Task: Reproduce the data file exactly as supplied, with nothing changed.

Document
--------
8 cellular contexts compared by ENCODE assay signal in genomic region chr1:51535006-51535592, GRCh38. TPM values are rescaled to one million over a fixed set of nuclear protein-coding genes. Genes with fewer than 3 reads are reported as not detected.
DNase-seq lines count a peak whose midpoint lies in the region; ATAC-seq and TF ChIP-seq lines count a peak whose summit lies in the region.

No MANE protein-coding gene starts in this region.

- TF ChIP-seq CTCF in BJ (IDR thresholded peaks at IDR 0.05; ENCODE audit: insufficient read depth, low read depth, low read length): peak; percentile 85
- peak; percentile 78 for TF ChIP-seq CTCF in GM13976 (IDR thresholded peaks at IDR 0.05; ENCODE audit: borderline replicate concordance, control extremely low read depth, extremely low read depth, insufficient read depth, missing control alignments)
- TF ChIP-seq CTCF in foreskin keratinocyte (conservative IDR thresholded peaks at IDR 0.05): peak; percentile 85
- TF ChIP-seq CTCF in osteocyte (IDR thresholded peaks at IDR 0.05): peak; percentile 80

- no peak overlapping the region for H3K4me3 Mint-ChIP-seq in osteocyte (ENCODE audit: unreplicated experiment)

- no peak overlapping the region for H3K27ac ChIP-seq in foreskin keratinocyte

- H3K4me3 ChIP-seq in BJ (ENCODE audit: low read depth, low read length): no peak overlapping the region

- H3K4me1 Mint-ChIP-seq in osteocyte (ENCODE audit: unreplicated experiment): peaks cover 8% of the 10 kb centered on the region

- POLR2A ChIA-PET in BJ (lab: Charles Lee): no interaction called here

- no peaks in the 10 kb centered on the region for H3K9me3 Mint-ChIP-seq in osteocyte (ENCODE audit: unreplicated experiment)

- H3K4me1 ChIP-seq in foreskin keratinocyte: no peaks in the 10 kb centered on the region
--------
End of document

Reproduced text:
8 cellular contexts compared by ENCODE assay signal in genomic region chr1:51535006-51535592, GRCh38. TPM values are rescaled to one million over a fixed set of nuclear protein-coding genes. Genes with fewer than 3 reads are reported as not detected.
DNase-seq lines count a peak whose midpoint lies in the region; ATAC-seq and TF ChIP-seq lines count a peak whose summit lies in the region.

No MANE protein-coding gene starts in this region.

- TF ChIP-seq CTCF in BJ (IDR thresholded peaks at IDR 0.05; ENCODE audit: insufficient read depth, low read depth, low read length): peak; percentile 85
- peak; percentile 78 for TF ChIP-seq CTCF in GM13976 (IDR thresholded peaks at IDR 0.05; ENCODE audit: borderline replicate concordance, control extremely low read depth, extremely low read depth, insufficient read depth, missing control alignments)
- TF ChIP-seq CTCF in foreskin keratinocyte (conservative IDR thresholded peaks at IDR 0.05): peak; percentile 85
- TF ChIP-seq CTCF in osteocyte (IDR thresholded peaks at IDR 0.05): peak; percentile 80

- no peak overlapping the region for H3K4me3 Mint-ChIP-seq in osteocyte (ENCODE audit: unreplicated experiment)

- no peak overlapping the region for H3K27ac ChIP-seq in foreskin keratinocyte

- H3K4me3 ChIP-seq in BJ (ENCODE audit: low read depth, low read length): no peak overlapping the region

- H3K4me1 Mint-ChIP-seq in osteocyte (ENCODE audit: unreplicated experiment): peaks cover 8% of the 10 kb centered on the region

- POLR2A ChIA-PET in BJ (lab: Charles Lee): no interaction called here

- no peaks in the 10 kb centered on the region for H3K9me3 Mint-ChIP-seq in osteocyte (ENCODE audit: unreplicated experiment)

- H3K4me1 ChIP-seq in foreskin keratinocyte: no peaks in the 10 kb centered on the region